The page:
The frame is the foundation of your boat top. It supports the canvas top and all other canvas that will be attached to the top. The frame adds tightness to the canvas, which helps water runoff and the tight look of a good top. A strong frame shapes your top and counteracts the effects of wind, waves and people on the boat. If the frame is poorly designed and is not strong enough, the top will perform poorly.
Good design always starts with knowing what your customer wants or does not want. It is up to you to make sure that you are both talking about the same thing. Lots of boaters call all tops biminis or covers. Make your customers describe what they actually want.
Find out how your customer uses their boat. Are they cruisers or fishermen, and how fast does their boat go? Is the boat used offshore or in protected waters? The answers to these questions will help you design the appropriate top for their use and will allow you to educate your customer about why one top is better than another top.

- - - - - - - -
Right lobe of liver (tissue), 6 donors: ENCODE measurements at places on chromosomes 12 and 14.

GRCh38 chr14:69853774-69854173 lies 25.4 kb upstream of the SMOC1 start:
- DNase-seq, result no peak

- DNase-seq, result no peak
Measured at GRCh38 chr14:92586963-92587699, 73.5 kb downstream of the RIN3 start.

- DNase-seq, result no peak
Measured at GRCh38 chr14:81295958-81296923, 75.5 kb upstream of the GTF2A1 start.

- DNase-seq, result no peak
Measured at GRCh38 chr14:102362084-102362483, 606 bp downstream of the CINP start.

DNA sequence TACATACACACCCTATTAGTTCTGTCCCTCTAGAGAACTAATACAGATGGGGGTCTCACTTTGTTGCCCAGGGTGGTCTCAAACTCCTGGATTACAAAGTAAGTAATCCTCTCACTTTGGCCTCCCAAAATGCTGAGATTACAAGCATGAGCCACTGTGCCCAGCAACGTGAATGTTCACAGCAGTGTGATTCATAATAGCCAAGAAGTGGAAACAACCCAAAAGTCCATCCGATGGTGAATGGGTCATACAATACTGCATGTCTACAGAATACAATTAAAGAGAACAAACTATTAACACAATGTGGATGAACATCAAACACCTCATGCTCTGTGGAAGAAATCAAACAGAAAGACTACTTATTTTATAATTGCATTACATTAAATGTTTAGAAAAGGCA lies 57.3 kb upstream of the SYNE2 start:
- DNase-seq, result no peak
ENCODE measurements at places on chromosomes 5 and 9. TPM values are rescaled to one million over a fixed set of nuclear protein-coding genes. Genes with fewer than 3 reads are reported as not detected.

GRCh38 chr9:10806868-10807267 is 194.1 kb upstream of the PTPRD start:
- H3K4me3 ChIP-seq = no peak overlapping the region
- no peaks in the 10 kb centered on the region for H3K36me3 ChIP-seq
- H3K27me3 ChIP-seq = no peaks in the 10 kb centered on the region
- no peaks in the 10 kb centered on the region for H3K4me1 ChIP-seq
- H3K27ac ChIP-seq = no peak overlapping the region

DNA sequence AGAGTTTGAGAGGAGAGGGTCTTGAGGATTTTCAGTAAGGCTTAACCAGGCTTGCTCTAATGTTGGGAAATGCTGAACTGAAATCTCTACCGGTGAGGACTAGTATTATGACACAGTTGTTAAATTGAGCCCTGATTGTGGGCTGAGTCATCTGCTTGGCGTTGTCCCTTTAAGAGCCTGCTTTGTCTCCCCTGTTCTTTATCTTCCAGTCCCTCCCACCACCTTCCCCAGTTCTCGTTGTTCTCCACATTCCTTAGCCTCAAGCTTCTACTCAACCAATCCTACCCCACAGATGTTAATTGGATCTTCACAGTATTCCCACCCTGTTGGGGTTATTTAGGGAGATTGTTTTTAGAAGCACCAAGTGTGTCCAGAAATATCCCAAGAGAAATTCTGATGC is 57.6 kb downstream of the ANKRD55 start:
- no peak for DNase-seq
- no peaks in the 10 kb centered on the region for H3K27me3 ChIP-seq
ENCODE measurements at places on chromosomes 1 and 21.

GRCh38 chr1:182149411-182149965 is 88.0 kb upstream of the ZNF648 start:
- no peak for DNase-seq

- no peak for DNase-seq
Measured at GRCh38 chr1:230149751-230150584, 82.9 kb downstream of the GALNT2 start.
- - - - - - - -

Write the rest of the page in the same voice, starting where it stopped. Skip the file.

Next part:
Find out the height of the tallest person that is normally on the boat and what is going to attach to the top. This will determine how high to make the top and allow you to maintain the flow of the boat. Remember that it is your knowledge that will allow you to design a top that answers all of these questions. A well designed top should always make the boat look better, not worse.
All design starts with three basic geometric shapes: the simple but strong low-volume triangle, the weak high-volume square, and the strongest middle-volume circle. These basic shapes have been used in construction for centuries, and we will incorporate parts of all three shapes into the design of the top. The square shape will provide the area needed under the top, but it is the weakest of the three basic shapes, so we need to keep the straight lengths to a minimum. We will add arcs of a circle to add strength to the corners (shoulders) and the horizontal span across the bow (crown). We will add triangles to straight vertical lengths to add side-to-side strength by making the base width larger than the shoulder width. One to three inches on each base side is enough to add side-to-side stability to the top (Figure A, Anatomy of a bow).